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Re: Anchor terminology

From: Jon Bosak <bosak@atlantic-83.Eng.Sun.COM>
Date: Thu, 26 Dec 1996 10:15:00 -0800
Message-Id: <199612261815.KAA16163@boethius.eng.sun.com>
To: w3c-sgml-wg@www10.w3.org
CC: bosak@atlantic-83.Eng.Sun.COM
[Peter Flynn:]

| I agree fully that it is high time we reclaimed some of the remoter
| linguistic vagrancies of HyTime, and that we need to do so in a
| language understanded of the people. My problem is that users tend to
| think of links in terms of direction, whether or not any
| directionality is implied: so "link end" still retains connotations of
| "target" and anchor retains connotations of "source".

Well, connotation is in the mind of the beholder, I guess.  "Anchor"
started out with a directional connotation (although I think with some
historical investigation you might find some people who thought that
"anchor" meant "source" rather than "target"), but the vernacular
usage fostered by HTML calls both ends "anchors".  <A HREF> is on one
end and <A NAME> is on the other, and they are both <A> (anchor)

Before the last few days of discussion, I might have agreed with you
that there is a slight directional flavor to "link end", but now that
I think of the ilink as the generic form from which clinks are
derived, the only directionality that seems to inhere in the term
"link end" (as a proposed replacement for what HyTime calls an anchor)
is downward, i.e., from an ilink hovering out in hyperspace to all the
thingies that it's addressing.  Depending on how the relationships
constituting the link are defined, some of those ends may have
directional relationships with regard to other ends, but I don't feel
that a specific direction is implied by the term "end" in itself.

If I dropped a colander full of cooked spaghetti on the floor and was
asked to provide the correct English word for the extremities of the
mess, I would call them "ends", with no directionality implied except
for a general feeling of movement from the center to the edges.

The test for me is how comfortable I would feel using the term in
various cases:

"This <A> link has two ends; this end is the source and this end is
the target."

"This <XREF> link has multiple ends; one end is the XREF element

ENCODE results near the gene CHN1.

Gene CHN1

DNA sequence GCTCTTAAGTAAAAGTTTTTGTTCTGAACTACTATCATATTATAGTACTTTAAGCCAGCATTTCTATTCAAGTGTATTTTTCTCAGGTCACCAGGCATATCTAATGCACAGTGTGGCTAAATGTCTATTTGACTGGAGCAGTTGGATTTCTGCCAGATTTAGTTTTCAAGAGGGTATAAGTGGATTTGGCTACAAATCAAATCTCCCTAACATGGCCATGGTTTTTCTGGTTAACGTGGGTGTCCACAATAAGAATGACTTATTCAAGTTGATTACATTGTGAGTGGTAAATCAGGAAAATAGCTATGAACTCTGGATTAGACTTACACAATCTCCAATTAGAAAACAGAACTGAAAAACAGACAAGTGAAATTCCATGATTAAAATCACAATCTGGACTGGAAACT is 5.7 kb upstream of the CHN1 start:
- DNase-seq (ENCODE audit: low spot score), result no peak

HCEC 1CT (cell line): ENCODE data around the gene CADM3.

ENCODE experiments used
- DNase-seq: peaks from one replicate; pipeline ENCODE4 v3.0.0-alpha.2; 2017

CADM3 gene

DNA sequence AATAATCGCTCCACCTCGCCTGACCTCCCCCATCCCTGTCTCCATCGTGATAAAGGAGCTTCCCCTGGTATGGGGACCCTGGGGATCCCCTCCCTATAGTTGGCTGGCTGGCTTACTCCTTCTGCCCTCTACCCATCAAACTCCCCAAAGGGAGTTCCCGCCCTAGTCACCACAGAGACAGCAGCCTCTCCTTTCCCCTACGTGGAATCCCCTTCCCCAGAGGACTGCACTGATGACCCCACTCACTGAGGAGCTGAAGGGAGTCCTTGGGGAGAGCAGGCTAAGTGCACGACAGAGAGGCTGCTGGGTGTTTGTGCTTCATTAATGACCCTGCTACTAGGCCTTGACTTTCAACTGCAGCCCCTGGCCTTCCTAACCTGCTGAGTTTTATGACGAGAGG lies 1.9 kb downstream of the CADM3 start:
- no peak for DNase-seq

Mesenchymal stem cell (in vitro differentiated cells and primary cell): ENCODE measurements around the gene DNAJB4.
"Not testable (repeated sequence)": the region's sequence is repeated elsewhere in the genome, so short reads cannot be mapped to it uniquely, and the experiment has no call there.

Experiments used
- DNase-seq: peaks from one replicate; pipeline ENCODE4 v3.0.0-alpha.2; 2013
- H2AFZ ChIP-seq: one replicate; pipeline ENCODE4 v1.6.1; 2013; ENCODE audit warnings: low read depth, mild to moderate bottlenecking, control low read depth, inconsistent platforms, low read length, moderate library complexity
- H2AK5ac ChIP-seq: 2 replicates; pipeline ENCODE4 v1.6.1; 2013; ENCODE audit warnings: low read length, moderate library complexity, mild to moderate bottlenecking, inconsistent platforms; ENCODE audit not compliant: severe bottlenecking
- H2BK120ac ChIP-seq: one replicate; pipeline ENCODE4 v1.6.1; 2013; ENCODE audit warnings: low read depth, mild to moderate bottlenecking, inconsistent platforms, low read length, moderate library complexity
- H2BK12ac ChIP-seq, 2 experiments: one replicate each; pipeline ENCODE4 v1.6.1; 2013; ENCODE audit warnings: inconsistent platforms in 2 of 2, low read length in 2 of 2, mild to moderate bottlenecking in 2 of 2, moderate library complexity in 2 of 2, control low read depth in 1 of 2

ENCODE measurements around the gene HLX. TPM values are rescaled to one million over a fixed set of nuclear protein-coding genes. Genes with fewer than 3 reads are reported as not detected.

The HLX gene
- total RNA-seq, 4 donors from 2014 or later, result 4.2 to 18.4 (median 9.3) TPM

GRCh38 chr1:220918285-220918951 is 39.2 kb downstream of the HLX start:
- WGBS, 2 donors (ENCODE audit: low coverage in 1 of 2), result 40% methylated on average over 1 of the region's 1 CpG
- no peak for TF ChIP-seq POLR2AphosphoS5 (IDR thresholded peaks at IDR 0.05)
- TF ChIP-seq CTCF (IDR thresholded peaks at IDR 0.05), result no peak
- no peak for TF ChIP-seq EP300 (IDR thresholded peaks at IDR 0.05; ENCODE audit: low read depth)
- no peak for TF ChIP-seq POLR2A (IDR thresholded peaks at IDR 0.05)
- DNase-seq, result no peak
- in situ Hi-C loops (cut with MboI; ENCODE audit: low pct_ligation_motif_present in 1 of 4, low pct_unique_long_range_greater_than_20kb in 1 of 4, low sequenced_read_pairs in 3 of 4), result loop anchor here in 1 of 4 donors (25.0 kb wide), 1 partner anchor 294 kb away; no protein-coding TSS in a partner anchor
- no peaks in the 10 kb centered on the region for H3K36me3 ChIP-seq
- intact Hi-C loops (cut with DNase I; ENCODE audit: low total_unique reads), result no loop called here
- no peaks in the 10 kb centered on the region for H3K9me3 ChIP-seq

itself, and the other ends are a group of things that it refers to."

"This <MORIARTY> link is an independent link with a number of link
ends that bear various relationships to each other; these
relationships are defined by the attributes on the link."

These all work for me.

| The point about an anchor is that it is something that stays fixed
| while you do something else like go ashore.

Exactly.  That's the connotation that I want to build on.  Anchors as
presently defined in HyTime don't have this quality; I could be
looking at something that is not an anchor one second and becomes an
anchor in the next one because someone in Tasmania has just completed
a document containing a link to it.  I'm much more comfortable saying
that the thing has just become a link end than saying that it has just
become an anchor.

I suspect that people learning the terminology would often confuse
"link end" with "anchor", but in the beginning this would be harmless,
because all of the link ends a beginner would work with would, in
fact, be anchors, i.e., elements that are embedded in documents
specifically to serve as link ends.  Only in advanced applications
where link ends bear no identifying marks or scars would there be a
real distinction between link ends and anchors, and at that point the
difference in terminology would serve the purpose of making the
student aware of the distinction.

Received on Thursday, 26 December 1996 13:17:42 UTC

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